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ITU-T's Definition of NGN

A Next Generation Networks (NGN) is a packet-based network able to provide Telecommunication Services to users and able to make use of multiple broadband, QoS-enabled transport technologies and in which service-related functions are independent of the underlying transport-related technologies. It enables unfettered access for users to networks and to competing service providers and services of their choice. It supports generalised mobility which will allow consistent and ubiquitous provision of services to users. [ITU-T Recommendation Y.2001 (12/2004) - General overview of NGN]

The NGN is characterised by the following fundamental aspects:

    • Packet-based transfer 
    • Separation of control functions among bearer capabilities, call/session, and application/service
    • Decoupling of service provision from transport, and provision of open interfaces
    • Support for a wide range of services, applications and mechanisms based on service building blocks (including real time/streaming/non-real time services and multi-media)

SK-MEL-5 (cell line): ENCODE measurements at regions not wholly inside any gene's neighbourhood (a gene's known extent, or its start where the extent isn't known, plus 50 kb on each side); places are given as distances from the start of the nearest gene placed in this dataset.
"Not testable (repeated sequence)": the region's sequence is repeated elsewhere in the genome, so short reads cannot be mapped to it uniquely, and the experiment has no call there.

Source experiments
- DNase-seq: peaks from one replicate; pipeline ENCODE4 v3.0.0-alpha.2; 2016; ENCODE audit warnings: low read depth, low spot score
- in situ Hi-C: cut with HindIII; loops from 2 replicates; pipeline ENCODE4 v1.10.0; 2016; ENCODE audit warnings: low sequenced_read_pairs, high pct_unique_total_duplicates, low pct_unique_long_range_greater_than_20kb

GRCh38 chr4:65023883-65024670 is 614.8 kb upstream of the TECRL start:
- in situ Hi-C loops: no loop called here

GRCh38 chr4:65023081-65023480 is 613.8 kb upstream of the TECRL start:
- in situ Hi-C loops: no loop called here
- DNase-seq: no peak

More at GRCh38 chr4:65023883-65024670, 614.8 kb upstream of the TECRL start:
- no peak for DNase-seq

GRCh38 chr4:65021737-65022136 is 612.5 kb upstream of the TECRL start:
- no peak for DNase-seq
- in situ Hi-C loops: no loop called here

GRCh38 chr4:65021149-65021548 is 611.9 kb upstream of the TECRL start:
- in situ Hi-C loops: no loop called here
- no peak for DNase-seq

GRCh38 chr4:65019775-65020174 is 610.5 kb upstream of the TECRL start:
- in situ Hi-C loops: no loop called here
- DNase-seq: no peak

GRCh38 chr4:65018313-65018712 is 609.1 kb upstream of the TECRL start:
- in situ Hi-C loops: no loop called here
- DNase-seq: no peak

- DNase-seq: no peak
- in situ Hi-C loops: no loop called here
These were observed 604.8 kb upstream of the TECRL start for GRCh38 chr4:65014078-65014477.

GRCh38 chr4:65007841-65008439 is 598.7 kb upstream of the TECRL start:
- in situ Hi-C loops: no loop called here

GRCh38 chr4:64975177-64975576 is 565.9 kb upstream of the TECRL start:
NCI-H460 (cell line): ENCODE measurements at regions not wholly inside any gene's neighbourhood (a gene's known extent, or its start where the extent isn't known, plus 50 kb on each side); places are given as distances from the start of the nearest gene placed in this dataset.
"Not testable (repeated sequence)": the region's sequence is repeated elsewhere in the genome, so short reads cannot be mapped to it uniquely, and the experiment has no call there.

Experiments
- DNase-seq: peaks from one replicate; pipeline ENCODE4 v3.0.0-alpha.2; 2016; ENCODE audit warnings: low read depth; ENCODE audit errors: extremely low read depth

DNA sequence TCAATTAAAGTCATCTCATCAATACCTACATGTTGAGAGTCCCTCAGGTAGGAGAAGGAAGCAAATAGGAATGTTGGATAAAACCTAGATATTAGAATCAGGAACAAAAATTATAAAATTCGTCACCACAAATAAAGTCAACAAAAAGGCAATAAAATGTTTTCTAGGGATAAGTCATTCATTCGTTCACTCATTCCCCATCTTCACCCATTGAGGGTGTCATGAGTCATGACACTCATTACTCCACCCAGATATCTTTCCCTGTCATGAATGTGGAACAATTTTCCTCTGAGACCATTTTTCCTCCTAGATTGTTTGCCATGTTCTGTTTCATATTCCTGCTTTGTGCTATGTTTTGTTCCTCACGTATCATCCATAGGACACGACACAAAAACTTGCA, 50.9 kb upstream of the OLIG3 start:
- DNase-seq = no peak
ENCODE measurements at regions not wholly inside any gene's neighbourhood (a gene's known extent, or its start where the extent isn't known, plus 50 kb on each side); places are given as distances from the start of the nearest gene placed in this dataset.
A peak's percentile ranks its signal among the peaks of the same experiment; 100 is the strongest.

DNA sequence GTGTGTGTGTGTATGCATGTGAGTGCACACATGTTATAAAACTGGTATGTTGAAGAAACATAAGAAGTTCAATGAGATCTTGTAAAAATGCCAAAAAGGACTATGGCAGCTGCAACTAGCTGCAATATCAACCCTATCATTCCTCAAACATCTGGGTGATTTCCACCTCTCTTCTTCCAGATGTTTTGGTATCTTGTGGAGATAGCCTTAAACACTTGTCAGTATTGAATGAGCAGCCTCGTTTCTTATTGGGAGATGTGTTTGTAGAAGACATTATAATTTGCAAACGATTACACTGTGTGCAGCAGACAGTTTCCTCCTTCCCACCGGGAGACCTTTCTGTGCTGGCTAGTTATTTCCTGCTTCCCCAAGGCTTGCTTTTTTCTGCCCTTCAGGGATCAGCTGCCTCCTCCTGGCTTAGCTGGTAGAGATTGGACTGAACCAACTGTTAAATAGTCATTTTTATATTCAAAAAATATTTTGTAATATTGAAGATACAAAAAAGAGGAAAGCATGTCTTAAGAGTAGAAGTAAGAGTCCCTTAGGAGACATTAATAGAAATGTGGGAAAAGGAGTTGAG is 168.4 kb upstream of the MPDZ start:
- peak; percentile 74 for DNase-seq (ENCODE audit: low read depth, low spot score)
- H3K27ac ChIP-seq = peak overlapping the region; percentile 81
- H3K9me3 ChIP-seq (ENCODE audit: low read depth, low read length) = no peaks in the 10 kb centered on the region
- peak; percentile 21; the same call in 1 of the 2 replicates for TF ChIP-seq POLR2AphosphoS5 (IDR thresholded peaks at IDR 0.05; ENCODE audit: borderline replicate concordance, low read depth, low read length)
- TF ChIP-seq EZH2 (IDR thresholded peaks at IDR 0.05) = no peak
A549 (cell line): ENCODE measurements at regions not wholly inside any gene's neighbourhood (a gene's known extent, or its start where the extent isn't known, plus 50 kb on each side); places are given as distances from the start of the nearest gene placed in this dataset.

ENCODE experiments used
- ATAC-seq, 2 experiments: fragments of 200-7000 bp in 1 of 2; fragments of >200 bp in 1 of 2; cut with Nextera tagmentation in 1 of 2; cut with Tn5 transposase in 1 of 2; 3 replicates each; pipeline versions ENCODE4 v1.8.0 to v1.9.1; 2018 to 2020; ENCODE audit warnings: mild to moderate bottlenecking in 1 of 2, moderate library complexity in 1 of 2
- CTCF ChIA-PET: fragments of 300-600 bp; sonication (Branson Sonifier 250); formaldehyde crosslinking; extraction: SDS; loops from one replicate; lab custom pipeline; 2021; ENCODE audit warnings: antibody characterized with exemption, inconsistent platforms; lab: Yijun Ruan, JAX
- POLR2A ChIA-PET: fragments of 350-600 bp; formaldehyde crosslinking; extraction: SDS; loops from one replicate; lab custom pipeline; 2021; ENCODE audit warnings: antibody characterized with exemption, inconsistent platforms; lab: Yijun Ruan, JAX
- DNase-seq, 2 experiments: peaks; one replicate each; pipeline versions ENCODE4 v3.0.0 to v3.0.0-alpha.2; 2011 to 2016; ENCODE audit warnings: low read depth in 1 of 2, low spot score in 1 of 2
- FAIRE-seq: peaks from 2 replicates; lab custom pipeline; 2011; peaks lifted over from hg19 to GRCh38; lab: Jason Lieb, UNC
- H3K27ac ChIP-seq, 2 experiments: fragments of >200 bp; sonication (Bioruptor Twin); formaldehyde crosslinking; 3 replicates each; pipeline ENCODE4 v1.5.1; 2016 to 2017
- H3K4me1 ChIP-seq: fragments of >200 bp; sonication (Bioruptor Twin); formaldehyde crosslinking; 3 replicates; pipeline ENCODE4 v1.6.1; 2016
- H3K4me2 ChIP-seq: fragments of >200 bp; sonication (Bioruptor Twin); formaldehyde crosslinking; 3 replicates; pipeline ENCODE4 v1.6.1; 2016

• Broadband capabilities with end-to-end QoS and transparency
    • Interworking with legacy networks via open interfaces
    • Generalised mobility
    • Unfettered access by users to different service providers
    • A variety of identification schemes which can be resolved to IP addresses for the purposes of routing in IP networks 
    • Unified service characteristics for the same service as perceived by the user
    • Converged services between Fixed and Mobile networks
    • Independence of service-related functions from underlying transport technologies
    • Support of multiple last mile technologies
    • Compliant with all Regulatory requirements, for example concerning emergency communications and security/privacy, etc.